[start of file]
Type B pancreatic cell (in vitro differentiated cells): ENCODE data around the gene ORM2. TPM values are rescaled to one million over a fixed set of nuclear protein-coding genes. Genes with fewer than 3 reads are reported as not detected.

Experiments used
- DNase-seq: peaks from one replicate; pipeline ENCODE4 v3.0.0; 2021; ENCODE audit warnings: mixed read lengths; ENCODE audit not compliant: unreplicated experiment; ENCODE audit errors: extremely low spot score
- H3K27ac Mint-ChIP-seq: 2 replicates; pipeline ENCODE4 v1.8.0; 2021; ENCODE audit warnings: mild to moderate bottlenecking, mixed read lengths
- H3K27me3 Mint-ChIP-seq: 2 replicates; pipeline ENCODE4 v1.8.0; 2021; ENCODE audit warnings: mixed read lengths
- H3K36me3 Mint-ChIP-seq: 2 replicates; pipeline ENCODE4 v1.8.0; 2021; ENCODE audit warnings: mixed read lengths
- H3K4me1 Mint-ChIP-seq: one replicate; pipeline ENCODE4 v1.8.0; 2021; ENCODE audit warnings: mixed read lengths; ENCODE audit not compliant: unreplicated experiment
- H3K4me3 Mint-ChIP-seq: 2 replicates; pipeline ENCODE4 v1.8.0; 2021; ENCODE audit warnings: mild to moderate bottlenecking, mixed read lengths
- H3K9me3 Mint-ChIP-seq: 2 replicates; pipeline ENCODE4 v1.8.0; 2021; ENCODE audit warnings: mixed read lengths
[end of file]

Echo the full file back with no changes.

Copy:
Type B pancreatic cell (in vitro differentiated cells): ENCODE data around the gene ORM2. TPM values are rescaled to one million over a fixed set of nuclear protein-coding genes. Genes with fewer than 3 reads are reported as not detected.

Experiments used
- DNase-seq: peaks from one replicate; pipeline ENCODE4 v3.0.0; 2021; ENCODE audit warnings: mixed read lengths; ENCODE audit not compliant: unreplicated experiment; ENCODE audit errors: extremely low spot score
- H3K27ac Mint-ChIP-seq: 2 replicates; pipeline ENCODE4 v1.8.0; 2021; ENCODE audit warnings: mild to moderate bottlenecking, mixed read lengths
- H3K27me3 Mint-ChIP-seq: 2 replicates; pipeline ENCODE4 v1.8.0; 2021; ENCODE audit warnings: mixed read lengths
- H3K36me3 Mint-ChIP-seq: 2 replicates; pipeline ENCODE4 v1.8.0; 2021; ENCODE audit warnings: mixed read lengths
- H3K4me1 Mint-ChIP-seq: one replicate; pipeline ENCODE4 v1.8.0; 2021; ENCODE audit warnings: mixed read lengths; ENCODE audit not compliant: unreplicated experiment
- H3K4me3 Mint-ChIP-seq: 2 replicates; pipeline ENCODE4 v1.8.0; 2021; ENCODE audit warnings: mild to moderate bottlenecking, mixed read lengths
- H3K9me3 Mint-ChIP-seq: 2 replicates; pipeline ENCODE4 v1.8.0; 2021; ENCODE audit warnings: mixed read lengths